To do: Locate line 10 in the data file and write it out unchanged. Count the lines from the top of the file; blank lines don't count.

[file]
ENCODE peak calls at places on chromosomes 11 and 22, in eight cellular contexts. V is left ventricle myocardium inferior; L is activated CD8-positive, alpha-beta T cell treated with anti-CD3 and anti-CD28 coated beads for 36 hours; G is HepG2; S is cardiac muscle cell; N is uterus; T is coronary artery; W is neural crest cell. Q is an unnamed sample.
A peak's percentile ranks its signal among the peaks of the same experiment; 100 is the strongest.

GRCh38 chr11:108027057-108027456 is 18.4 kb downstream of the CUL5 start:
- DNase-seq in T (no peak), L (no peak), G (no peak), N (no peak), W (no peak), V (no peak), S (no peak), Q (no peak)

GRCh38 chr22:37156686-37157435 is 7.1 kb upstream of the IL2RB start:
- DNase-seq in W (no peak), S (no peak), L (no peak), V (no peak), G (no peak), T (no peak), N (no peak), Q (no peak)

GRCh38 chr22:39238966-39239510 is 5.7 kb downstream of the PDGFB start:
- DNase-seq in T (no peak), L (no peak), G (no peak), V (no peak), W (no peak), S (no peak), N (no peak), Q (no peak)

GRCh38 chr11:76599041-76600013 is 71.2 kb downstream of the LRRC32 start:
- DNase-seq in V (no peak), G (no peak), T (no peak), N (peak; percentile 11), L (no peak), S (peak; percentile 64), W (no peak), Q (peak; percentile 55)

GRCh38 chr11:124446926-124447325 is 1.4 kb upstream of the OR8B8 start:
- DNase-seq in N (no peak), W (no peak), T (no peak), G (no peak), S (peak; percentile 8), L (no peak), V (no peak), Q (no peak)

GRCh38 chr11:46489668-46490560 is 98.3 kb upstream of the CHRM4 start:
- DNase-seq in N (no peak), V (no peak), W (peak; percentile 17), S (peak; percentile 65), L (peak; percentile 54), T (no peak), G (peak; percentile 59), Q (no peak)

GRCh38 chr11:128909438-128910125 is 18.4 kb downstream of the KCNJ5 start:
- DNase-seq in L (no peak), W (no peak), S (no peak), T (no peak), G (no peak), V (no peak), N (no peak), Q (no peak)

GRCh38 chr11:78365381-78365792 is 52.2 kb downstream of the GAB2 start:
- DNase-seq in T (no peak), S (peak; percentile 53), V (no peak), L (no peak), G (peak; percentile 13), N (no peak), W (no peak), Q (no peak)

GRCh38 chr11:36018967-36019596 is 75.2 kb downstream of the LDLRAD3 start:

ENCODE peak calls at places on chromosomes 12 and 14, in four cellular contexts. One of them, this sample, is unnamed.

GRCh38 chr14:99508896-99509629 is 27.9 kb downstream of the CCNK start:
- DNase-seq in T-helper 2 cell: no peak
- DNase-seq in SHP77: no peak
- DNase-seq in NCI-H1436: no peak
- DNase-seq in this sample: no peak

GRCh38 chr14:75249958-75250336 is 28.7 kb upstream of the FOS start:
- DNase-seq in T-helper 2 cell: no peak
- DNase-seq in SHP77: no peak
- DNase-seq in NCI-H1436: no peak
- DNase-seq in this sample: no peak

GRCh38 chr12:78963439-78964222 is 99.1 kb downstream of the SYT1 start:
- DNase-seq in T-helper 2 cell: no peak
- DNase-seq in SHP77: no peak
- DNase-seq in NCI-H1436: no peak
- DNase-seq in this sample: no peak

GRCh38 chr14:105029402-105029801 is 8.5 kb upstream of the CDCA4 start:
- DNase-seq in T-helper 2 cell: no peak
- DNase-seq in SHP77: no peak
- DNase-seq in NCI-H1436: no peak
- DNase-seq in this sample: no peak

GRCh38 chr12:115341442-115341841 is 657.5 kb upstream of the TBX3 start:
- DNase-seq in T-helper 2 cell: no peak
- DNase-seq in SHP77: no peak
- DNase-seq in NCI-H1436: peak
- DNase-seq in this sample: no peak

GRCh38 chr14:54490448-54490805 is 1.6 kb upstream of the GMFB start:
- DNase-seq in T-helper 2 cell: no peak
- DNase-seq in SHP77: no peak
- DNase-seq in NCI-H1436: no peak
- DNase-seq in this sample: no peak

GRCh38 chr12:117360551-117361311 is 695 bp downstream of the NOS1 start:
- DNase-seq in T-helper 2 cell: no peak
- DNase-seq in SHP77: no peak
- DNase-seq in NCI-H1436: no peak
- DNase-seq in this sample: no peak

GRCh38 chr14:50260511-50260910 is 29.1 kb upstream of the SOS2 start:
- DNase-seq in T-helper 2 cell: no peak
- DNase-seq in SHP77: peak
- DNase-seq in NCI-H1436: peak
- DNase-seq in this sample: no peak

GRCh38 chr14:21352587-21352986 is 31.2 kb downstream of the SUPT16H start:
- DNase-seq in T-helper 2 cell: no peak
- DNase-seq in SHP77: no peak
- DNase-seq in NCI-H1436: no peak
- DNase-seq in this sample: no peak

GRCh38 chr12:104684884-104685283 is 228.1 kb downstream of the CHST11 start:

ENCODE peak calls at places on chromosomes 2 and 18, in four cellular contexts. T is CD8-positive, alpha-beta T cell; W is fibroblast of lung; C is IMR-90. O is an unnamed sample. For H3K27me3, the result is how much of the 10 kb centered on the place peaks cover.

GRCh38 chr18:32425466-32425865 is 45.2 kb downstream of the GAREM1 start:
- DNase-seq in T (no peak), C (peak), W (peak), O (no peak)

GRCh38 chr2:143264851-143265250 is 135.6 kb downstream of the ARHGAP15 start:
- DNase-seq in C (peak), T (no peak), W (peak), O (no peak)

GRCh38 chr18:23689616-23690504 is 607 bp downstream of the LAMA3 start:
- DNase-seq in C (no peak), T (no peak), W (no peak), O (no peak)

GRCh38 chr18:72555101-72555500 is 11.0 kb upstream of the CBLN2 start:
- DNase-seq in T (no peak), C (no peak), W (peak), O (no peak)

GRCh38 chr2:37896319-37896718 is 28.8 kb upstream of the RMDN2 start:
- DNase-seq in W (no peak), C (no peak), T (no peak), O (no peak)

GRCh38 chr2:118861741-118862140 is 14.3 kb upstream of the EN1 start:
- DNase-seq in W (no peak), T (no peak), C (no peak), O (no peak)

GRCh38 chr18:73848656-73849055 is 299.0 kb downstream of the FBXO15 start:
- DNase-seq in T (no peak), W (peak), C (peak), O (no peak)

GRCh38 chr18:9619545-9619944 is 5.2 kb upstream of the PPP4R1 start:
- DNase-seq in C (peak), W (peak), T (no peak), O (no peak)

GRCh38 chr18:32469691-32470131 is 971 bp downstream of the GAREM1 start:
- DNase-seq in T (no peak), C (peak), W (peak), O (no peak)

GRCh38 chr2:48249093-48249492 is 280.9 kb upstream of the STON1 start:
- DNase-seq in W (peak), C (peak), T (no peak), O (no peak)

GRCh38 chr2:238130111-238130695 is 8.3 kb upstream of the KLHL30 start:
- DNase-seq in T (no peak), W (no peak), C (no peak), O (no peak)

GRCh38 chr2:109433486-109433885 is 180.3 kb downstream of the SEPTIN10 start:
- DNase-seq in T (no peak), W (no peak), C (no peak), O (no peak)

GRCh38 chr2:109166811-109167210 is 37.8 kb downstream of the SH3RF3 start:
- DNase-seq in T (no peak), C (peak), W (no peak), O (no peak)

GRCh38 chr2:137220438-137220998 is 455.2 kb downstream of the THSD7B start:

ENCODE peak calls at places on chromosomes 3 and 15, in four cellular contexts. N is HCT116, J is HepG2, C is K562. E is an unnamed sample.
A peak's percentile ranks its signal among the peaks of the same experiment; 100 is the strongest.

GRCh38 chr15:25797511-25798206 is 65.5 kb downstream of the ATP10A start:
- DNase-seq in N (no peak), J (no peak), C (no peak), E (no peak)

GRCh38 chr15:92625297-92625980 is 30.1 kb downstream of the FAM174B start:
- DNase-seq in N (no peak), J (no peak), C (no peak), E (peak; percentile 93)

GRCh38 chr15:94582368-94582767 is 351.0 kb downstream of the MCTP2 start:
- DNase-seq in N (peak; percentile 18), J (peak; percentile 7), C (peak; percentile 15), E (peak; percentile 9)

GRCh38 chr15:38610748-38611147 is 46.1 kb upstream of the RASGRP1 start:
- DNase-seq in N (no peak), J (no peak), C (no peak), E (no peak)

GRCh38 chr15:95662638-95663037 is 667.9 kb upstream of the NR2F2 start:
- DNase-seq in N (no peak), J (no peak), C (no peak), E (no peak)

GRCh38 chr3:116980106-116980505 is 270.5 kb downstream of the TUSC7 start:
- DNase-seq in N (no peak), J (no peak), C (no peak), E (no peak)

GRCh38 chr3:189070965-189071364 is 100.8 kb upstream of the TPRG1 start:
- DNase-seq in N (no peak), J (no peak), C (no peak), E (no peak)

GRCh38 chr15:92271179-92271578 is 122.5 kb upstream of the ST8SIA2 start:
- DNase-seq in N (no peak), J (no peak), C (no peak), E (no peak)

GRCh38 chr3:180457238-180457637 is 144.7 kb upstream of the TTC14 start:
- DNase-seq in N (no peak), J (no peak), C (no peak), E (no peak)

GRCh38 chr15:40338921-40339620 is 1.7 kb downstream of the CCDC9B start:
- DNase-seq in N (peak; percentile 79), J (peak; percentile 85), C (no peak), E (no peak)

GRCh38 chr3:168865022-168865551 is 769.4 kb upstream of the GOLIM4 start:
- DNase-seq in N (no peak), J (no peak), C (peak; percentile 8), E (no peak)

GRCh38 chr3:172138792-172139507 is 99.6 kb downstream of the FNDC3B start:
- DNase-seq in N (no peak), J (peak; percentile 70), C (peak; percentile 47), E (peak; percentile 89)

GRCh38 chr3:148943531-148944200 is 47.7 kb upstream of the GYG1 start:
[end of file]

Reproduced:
- DNase-seq in V (no peak), G (no peak), T (no peak), N (peak; percentile 11), L (no peak), S (peak; percentile 64), W (no peak), Q (peak; percentile 55)